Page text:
Wayne and Katherine Harris had settled into a comfortable cul-de-sac here three years ago after he retired from a military career that had them travel across the country. They enjoyed working in their yard and were looking forward to the graduation of their younger son, Eric, in just three weeks.
Nothing in their lives seemed to indicate that their sons, Eric Harris and Dylan Klebold, would soon be responsible for the deadliest school shooting in U.S. history.
“I never dreamed this could happen, not in the least,” said Bill Konen, who lived next door to the Harrises.
In his parents, Dylan Klebold appeared to have two strong role models. His father, Thomas, 52, is a self-employed geophysicist in the gas-and-oil field, while his mother, Susan, 50, helps run a program through Colorado Community College that trains disabled persons for employment. The parents also run Fountain Real Estate Mortgage Management, through which they buy and restore properties. They have an older son, Byron.
Ed Berg, a geophysicist who worked in a gas-and-oil exploration partnership with Mr. Klebold for five years, praised him as an intelligent, well-respected member of the professional community and an involved father. “Tom talked about having arguments with his son, but it was the typical father’s frustration with typical teen behaviour,” said Mr. Berg.
He said it would have been typical of Mr. Klebold to support counselling for his son. Dylan underwent anger management and other counselling as part of a juvenile intervention program after an arrest last year for attempted car theft, said authorities.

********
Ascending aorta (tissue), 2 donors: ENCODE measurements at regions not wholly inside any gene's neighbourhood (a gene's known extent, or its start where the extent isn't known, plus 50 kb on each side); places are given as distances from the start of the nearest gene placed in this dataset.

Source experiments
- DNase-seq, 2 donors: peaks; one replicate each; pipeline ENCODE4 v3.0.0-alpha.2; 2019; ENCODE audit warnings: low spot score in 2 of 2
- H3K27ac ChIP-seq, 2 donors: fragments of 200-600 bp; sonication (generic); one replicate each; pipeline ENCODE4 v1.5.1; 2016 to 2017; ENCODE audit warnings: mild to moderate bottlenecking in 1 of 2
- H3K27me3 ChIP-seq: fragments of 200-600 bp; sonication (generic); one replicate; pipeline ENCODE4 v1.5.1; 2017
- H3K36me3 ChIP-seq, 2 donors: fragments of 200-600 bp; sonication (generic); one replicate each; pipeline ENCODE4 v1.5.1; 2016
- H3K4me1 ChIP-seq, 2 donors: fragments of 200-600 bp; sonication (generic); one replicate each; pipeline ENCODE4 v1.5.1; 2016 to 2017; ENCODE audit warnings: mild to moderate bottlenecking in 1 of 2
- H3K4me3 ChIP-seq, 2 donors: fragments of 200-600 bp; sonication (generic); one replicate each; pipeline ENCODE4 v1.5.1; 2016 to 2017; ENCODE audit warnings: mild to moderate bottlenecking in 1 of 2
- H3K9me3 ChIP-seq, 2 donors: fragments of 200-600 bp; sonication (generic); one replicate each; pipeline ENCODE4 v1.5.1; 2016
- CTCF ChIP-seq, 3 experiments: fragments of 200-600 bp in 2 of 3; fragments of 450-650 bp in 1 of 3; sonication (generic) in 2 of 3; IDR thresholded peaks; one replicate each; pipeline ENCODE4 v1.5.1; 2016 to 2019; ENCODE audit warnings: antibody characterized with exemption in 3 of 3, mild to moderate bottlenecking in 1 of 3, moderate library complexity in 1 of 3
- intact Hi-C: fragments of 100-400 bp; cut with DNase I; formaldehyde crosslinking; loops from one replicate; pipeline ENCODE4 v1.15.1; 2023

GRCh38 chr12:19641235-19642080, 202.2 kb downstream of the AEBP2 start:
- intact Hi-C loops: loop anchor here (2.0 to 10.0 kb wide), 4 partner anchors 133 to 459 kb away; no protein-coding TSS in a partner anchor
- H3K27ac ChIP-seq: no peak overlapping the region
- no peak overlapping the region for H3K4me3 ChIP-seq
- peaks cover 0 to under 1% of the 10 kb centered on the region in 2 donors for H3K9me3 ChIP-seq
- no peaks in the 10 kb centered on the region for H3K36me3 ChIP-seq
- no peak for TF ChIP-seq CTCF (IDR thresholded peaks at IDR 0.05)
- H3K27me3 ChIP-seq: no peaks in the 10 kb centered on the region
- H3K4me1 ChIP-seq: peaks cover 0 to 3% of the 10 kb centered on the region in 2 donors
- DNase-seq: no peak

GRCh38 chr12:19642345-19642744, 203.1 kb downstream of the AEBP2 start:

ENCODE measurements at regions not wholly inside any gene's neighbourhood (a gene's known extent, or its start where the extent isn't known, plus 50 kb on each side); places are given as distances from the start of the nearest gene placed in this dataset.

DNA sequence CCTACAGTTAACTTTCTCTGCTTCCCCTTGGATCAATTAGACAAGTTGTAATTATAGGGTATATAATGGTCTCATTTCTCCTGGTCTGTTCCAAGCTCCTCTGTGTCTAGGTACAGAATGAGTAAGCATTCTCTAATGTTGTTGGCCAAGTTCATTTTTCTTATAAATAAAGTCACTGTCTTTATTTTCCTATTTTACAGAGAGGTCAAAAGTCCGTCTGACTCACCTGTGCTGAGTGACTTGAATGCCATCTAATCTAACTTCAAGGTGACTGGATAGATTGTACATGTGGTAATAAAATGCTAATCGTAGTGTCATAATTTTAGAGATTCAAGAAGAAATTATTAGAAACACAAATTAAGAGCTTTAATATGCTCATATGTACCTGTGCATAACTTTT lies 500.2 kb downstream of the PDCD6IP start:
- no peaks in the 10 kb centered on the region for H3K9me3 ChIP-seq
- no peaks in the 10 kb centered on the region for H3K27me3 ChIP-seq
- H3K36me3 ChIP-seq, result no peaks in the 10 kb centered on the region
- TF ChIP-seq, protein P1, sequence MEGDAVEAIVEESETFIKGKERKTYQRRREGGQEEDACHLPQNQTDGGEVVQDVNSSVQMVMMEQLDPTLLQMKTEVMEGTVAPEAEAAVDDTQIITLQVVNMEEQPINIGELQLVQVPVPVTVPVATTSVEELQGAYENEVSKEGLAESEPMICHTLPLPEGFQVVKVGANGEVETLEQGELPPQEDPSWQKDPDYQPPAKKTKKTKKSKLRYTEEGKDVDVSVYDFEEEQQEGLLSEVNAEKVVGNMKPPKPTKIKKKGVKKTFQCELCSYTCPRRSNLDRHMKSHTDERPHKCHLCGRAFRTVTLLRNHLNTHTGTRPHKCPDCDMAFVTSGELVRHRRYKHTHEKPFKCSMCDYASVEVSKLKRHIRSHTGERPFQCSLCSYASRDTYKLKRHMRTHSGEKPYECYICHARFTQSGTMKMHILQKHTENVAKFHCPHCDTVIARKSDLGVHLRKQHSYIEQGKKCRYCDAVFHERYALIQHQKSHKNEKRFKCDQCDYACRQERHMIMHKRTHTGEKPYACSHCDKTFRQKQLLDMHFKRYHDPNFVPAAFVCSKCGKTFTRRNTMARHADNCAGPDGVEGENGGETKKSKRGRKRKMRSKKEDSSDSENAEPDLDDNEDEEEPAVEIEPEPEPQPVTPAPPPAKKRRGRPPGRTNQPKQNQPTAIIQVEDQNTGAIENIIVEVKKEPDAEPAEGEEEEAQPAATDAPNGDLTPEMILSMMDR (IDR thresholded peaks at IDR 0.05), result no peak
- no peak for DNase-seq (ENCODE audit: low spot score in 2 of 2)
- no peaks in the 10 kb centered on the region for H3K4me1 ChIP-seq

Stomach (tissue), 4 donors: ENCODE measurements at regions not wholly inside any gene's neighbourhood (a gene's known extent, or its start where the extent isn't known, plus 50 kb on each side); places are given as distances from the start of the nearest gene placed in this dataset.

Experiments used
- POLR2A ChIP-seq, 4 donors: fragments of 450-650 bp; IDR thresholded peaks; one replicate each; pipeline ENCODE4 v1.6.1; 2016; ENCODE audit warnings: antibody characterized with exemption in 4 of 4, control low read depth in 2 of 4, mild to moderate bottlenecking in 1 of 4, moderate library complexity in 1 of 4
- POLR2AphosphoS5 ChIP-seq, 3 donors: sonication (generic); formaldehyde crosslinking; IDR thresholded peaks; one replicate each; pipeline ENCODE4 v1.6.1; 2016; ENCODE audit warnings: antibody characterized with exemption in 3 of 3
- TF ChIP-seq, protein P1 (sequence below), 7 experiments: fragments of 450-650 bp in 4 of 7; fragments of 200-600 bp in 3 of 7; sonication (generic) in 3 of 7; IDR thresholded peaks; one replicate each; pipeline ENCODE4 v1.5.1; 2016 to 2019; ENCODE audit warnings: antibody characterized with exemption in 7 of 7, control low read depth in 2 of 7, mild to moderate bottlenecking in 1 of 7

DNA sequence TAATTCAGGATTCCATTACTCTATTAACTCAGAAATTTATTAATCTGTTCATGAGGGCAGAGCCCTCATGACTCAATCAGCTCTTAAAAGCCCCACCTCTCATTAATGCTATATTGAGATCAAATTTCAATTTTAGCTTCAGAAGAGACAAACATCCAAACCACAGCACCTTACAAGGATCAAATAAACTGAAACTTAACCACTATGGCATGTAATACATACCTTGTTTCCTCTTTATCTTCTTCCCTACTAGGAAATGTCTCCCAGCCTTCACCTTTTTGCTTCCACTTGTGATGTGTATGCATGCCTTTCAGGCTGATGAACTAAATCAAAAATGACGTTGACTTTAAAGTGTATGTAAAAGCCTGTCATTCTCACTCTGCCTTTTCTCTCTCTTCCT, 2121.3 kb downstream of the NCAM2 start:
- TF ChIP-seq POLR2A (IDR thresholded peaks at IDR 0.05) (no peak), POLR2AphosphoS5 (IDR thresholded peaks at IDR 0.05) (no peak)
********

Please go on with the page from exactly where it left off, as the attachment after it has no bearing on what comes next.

“This business about, ‘How could he not know about what his son is doing?’ Well, clearly Tom as aware something was wrong and he was trying to do something about it,” said Mr. Berg.
He also described Mr. Klebold as a political liberal who probably supported gun control, although Mr. Berg said he had never asked him his position on the issue.
“He’s a democrat, probably more liberal than I am,” said Mr. Berg. “I would expect he wouldn’t have a gun in his house.”
[On the Harrises:] Neighbors said both parents worked full time, but were unfamiliar with their careers. Mrs. Harris, 49, was often seen working in their yard, sometimes with their dog, Sparky, and the couple was friendly, if somewhat remote.
“We didn’t see them a whole lot. They kept to themselves, but that’s not unusual around here,” said Mr. Konen. “I’d see Major Harris in the yard, and he seemed very pleasant. He’d give me a big smile and wave.”
Their older son, Kevin, visited home on breaks from college. For the past year, Dylan was a regular at the Harris house, his black BMW a fixture in their driveway.